Turkey told Russia not to stand in the way in Syria’s Idlib: Erdogan

Turkey has warned Russian authorities to avoid confrontation with the Turkish military in Syria’s northwestern Idlib province, as the country is retaliating against the Bashar Assad regime for a recent attack that killed four soldiers and left nine others wounded, Turkish President Recep Tayyip Erdoğan said Monday.

On the same day, the defense ministry announced the cancelation of a scheduled Turkish-Russian joint patrol in Syria’s Ayn al-Arab province shortly after a statement by Moscow, which was later rejected by Turkish officials.

The president noted that Turkish officials have spoken with Russian authorities regarding the situation in Idlib and have told them to avoid confronting Turkish forces in the area during an operation to prevent incessant attacks by the Assad regime.

Erdogan noted that Foreign Minister Mevlut Cavusoglu has already spoken with his Russian counterpart, while Defense Minister Hulusi Akar and the head of National Intelligence Organization (MIT) Hakan Fidan are planning to discuss the issue with their counterparts.

“More importantly, if we do not reach the results desired then I will speak with my counterpart and convey to him the critical nature of the matter,” the president said.

He continued by adding that the ongoing Turkish operation is carried out based on frequent correspondence between Turkish and Russian generals on the ground.

Erdogan noted that around 30 to 35 regime troops were killed after Turkey retaliated against the Assad regime for attacking Turkish troops in Syria’s northwestern Idlib province, where the attempts to establish a cease-fire have failed numerous times.

Expressing determination to stop Assad regime attacks in the area, Erdoğan said there is an ongoing operation to ensure the safety of Turkey’s borders and the Syrian people.

“We are determined to continue our operations to ensure the safety of our country, our nation and our brothers in Idlib,” Erdogan said.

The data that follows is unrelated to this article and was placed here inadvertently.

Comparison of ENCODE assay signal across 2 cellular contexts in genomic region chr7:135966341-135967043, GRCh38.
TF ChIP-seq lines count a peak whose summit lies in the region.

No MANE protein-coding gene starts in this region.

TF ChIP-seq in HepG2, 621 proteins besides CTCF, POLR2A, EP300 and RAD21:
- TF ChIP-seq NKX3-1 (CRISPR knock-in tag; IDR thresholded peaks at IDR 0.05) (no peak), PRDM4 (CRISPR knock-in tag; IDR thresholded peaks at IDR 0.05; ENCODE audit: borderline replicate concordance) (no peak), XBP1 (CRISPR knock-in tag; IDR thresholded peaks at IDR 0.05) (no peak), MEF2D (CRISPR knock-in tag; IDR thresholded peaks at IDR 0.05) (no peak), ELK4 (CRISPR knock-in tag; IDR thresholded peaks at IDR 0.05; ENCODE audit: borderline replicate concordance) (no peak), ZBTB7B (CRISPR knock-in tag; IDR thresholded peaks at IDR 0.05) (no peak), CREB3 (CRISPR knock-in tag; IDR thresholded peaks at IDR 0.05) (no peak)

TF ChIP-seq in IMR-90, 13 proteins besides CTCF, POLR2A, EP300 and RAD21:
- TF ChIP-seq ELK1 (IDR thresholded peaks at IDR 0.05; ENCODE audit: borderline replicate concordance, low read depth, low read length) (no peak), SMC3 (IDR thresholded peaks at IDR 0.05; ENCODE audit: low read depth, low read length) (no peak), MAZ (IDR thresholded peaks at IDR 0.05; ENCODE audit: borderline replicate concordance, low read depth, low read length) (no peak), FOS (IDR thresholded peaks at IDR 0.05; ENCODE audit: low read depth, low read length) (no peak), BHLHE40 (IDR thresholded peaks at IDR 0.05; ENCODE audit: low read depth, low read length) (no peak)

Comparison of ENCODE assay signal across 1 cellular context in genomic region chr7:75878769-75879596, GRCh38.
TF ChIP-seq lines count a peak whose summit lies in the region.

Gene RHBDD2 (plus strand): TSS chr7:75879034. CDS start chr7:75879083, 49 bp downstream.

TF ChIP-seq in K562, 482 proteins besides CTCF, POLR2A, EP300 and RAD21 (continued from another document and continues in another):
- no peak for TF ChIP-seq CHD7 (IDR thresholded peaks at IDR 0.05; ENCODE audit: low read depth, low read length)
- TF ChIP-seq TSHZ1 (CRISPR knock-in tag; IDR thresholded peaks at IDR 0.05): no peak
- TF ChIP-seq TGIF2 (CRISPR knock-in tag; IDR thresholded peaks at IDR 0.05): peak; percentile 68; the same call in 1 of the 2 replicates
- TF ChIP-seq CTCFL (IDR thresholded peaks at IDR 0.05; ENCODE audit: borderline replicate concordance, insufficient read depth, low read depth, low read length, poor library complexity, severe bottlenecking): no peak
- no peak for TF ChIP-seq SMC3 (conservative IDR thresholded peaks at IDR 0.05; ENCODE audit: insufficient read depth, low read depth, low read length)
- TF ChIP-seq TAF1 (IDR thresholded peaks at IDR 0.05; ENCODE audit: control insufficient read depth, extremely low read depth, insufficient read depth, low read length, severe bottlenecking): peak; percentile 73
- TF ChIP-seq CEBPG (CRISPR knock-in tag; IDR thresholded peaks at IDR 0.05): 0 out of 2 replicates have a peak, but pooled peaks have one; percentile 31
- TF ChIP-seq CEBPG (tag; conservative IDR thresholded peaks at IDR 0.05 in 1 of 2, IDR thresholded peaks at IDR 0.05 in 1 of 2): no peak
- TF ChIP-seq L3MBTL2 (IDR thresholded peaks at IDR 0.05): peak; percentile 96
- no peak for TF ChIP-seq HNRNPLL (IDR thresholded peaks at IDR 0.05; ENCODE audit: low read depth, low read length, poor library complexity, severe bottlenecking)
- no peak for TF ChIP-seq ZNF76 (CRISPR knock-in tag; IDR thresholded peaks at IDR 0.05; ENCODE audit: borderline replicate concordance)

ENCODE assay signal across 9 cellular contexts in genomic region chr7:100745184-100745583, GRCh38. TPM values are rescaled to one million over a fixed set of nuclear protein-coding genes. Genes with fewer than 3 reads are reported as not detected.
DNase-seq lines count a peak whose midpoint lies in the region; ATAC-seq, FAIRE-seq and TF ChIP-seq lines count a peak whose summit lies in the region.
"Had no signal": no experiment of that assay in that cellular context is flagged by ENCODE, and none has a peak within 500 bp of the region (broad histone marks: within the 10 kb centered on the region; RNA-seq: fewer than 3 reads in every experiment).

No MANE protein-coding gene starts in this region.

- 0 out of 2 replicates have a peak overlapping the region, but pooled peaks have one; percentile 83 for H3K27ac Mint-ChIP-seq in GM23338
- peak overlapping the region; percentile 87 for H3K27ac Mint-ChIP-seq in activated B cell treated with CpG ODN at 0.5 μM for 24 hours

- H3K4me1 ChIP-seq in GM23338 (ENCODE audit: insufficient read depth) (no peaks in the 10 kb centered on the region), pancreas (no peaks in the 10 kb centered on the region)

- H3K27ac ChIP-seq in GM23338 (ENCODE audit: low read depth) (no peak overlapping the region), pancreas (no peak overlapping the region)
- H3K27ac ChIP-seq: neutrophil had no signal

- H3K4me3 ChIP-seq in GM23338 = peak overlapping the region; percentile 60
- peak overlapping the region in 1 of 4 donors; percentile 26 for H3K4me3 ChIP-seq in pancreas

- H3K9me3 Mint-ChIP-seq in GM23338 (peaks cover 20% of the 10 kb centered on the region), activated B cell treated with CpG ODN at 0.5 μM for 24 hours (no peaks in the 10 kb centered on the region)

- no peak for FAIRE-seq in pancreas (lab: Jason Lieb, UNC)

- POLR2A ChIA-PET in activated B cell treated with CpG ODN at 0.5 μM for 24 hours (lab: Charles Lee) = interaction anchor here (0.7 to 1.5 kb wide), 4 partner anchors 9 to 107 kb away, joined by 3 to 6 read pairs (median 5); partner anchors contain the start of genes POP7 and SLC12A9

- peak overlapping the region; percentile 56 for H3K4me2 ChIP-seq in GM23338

Soon after Erdogan’s statements that Turkey would continue its operations to eliminate threats near its borders, it was reported that Turkish-backed Syrian National Army (SNA) artillery targeted the positions of YPG/PKK terrorists in the village of Khalidiya and in the vicinity of Ain Issa area north of Raqqa.

“Those who test Turkey’s determination regarding Syria’s Idlib with such treacherous attacks will realize their mistake,” Erdogan said.

He noted that Turkish F-16 fighter jets and howitzers continue to carry out attacks against regime targets in Idlib.

“We are targeting around 40 places,” the president said.

Five Turkish soldiers and a civilian staff were killed and seven others were injured after shelling by Assad regime forces.

There are 12 Turkish observation posts that were established as part of a deal signed between Turkey and Russia to prevent Assad regime attacks in Idlib.

Idlib, the last opposition enclave in Syria, had a prewar population of 1.5 million. The number swelled to around 3 million with new refugee waves after it was designated a “de-escalation zone” under the Astana agreement between Turkey, Russia and Iran in May 2017. The agreement was intended to pave the way for a permanent political solution in Syria. The Turkish military set up 12 observation posts in Idlib’s de-escalation zone after the ninth round of Astana-hosted peace talks.

Although Turkey and Russia have agreed to stop acts of aggression and turn Idlib into a de-escalation zone, the Syrian regime has consistently violated the cease-fire, launching frequent attacks inside the de-escalation zone.

Following eight months of relative calm provided by the Sochi deal, the Assad regime intensified its attacks starting April 26, under the pretext of fighting Hayat Tahrir al-Sham (HTS) militants holed up in Idlib.